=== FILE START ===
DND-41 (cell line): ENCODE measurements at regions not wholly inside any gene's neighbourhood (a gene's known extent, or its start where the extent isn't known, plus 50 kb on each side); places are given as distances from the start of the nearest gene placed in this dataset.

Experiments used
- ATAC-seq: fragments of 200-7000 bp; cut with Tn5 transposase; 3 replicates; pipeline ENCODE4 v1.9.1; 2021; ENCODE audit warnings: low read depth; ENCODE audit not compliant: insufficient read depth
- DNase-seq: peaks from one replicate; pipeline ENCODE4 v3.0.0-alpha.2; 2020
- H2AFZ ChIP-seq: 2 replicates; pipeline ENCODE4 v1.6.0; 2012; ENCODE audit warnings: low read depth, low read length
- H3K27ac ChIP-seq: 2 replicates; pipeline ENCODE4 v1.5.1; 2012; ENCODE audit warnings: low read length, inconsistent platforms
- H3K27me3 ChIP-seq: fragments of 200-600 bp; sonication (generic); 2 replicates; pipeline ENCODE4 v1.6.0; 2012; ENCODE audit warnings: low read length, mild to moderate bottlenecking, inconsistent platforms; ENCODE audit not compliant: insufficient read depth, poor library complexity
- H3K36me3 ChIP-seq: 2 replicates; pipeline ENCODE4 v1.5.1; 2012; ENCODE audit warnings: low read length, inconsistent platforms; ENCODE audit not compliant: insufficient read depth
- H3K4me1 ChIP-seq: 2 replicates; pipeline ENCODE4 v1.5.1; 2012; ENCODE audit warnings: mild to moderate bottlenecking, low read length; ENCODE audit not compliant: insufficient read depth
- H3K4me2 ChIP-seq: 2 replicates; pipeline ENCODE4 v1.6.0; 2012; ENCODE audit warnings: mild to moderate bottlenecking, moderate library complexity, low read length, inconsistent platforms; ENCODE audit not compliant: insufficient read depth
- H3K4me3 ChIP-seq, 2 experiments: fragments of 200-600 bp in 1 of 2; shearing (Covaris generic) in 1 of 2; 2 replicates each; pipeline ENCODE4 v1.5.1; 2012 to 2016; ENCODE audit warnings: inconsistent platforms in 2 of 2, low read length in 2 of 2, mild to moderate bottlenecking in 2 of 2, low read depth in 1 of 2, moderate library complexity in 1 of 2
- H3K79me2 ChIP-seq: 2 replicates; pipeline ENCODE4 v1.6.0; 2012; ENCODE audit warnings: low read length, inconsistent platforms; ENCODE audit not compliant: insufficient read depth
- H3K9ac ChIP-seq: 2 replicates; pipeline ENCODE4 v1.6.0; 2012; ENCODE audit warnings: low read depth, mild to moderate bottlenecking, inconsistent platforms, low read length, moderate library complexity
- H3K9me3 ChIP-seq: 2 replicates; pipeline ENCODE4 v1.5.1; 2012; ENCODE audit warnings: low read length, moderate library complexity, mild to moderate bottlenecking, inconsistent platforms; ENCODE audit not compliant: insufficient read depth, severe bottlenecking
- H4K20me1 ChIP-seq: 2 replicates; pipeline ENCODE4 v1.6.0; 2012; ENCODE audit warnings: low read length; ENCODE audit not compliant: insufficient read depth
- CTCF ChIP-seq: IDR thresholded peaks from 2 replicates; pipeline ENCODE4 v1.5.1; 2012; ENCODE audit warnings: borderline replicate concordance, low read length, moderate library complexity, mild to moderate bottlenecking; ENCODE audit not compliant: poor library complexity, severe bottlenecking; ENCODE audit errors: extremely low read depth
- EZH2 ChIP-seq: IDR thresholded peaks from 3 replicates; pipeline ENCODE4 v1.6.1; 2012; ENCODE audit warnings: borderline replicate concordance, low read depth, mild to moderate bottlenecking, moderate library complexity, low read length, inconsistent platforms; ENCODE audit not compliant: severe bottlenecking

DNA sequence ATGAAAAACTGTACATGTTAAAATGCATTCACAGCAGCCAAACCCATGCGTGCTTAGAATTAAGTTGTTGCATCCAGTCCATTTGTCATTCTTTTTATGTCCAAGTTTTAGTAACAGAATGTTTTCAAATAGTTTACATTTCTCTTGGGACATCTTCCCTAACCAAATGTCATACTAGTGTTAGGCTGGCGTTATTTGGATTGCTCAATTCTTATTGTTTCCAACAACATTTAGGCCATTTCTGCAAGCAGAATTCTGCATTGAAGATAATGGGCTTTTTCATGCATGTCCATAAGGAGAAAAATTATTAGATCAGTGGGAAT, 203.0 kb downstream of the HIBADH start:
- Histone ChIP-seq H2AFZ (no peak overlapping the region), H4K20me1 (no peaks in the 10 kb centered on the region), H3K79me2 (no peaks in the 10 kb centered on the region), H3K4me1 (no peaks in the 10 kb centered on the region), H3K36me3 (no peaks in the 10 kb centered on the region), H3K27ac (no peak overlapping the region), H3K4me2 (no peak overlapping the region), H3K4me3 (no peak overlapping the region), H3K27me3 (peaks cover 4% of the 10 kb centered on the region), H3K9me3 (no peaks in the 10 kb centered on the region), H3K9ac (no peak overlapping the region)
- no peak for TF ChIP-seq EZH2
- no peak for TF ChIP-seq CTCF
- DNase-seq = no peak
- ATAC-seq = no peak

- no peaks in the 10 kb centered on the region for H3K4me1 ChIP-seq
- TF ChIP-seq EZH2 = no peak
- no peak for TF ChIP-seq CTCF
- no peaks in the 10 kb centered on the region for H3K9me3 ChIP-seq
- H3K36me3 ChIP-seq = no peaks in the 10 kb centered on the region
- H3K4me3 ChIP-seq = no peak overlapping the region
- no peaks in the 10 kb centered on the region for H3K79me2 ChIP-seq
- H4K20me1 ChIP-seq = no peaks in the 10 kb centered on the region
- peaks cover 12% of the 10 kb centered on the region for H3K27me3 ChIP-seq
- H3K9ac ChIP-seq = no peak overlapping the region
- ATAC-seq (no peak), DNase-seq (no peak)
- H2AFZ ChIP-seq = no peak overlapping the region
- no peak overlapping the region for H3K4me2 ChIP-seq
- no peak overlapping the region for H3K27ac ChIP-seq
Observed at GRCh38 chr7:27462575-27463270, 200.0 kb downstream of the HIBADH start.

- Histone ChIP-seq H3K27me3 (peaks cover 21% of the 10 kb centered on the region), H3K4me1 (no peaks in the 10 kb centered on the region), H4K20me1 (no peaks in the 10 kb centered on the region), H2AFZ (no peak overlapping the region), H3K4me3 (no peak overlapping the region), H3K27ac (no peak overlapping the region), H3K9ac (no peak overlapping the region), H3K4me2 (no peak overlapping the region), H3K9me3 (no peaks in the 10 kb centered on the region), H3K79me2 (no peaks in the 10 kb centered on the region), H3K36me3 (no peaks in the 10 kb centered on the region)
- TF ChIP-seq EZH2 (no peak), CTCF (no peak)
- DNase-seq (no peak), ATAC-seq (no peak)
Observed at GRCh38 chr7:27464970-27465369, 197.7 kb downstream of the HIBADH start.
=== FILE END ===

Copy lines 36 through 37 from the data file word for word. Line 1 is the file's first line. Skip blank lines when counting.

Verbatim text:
- no peak overlapping the region for H3K4me2 ChIP-seq
- no peak overlapping the region for H3K27ac ChIP-seq